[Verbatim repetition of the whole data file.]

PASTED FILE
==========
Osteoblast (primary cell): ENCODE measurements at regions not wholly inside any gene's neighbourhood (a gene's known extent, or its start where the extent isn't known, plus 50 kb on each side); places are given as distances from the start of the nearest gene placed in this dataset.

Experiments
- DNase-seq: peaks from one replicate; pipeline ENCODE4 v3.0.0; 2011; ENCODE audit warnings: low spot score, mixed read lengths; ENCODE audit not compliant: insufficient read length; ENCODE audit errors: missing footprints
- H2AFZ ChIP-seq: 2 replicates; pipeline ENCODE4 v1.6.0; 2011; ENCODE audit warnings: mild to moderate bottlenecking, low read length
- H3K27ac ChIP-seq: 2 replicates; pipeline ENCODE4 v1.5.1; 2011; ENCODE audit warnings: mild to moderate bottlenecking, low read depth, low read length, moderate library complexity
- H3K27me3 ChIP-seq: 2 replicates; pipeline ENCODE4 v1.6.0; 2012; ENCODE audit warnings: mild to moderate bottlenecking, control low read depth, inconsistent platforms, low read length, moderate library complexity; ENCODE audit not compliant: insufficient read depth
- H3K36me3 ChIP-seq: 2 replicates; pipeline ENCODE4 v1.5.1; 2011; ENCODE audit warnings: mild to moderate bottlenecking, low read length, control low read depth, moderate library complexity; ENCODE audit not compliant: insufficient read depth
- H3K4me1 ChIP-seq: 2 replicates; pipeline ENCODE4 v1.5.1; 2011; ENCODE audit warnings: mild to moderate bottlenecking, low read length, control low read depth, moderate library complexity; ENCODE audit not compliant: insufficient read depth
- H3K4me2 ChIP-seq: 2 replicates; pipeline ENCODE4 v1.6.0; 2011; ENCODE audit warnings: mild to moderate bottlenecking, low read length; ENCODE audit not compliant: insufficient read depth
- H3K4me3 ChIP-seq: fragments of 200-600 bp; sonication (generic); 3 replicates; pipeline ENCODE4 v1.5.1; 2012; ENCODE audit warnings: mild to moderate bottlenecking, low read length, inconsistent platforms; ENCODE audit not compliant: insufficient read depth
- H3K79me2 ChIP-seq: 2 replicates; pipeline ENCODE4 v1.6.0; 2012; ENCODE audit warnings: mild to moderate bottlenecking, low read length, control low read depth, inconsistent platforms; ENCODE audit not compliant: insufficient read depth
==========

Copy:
Osteoblast (primary cell): ENCODE measurements at regions not wholly inside any gene's neighbourhood (a gene's known extent, or its start where the extent isn't known, plus 50 kb on each side); places are given as distances from the start of the nearest gene placed in this dataset.

Experiments
- DNase-seq: peaks from one replicate; pipeline ENCODE4 v3.0.0; 2011; ENCODE audit warnings: low spot score, mixed read lengths; ENCODE audit not compliant: insufficient read length; ENCODE audit errors: missing footprints
- H2AFZ ChIP-seq: 2 replicates; pipeline ENCODE4 v1.6.0; 2011; ENCODE audit warnings: mild to moderate bottlenecking, low read length
- H3K27ac ChIP-seq: 2 replicates; pipeline ENCODE4 v1.5.1; 2011; ENCODE audit warnings: mild to moderate bottlenecking, low read depth, low read length, moderate library complexity
- H3K27me3 ChIP-seq: 2 replicates; pipeline ENCODE4 v1.6.0; 2012; ENCODE audit warnings: mild to moderate bottlenecking, control low read depth, inconsistent platforms, low read length, moderate library complexity; ENCODE audit not compliant: insufficient read depth
- H3K36me3 ChIP-seq: 2 replicates; pipeline ENCODE4 v1.5.1; 2011; ENCODE audit warnings: mild to moderate bottlenecking, low read length, control low read depth, moderate library complexity; ENCODE audit not compliant: insufficient read depth
- H3K4me1 ChIP-seq: 2 replicates; pipeline ENCODE4 v1.5.1; 2011; ENCODE audit warnings: mild to moderate bottlenecking, low read length, control low read depth, moderate library complexity; ENCODE audit not compliant: insufficient read depth
- H3K4me2 ChIP-seq: 2 replicates; pipeline ENCODE4 v1.6.0; 2011; ENCODE audit warnings: mild to moderate bottlenecking, low read length; ENCODE audit not compliant: insufficient read depth
- H3K4me3 ChIP-seq: fragments of 200-600 bp; sonication (generic); 3 replicates; pipeline ENCODE4 v1.5.1; 2012; ENCODE audit warnings: mild to moderate bottlenecking, low read length, inconsistent platforms; ENCODE audit not compliant: insufficient read depth
- H3K79me2 ChIP-seq: 2 replicates; pipeline ENCODE4 v1.6.0; 2012; ENCODE audit warnings: mild to moderate bottlenecking, low read length, control low read depth, inconsistent platforms; ENCODE audit not compliant: insufficient read depth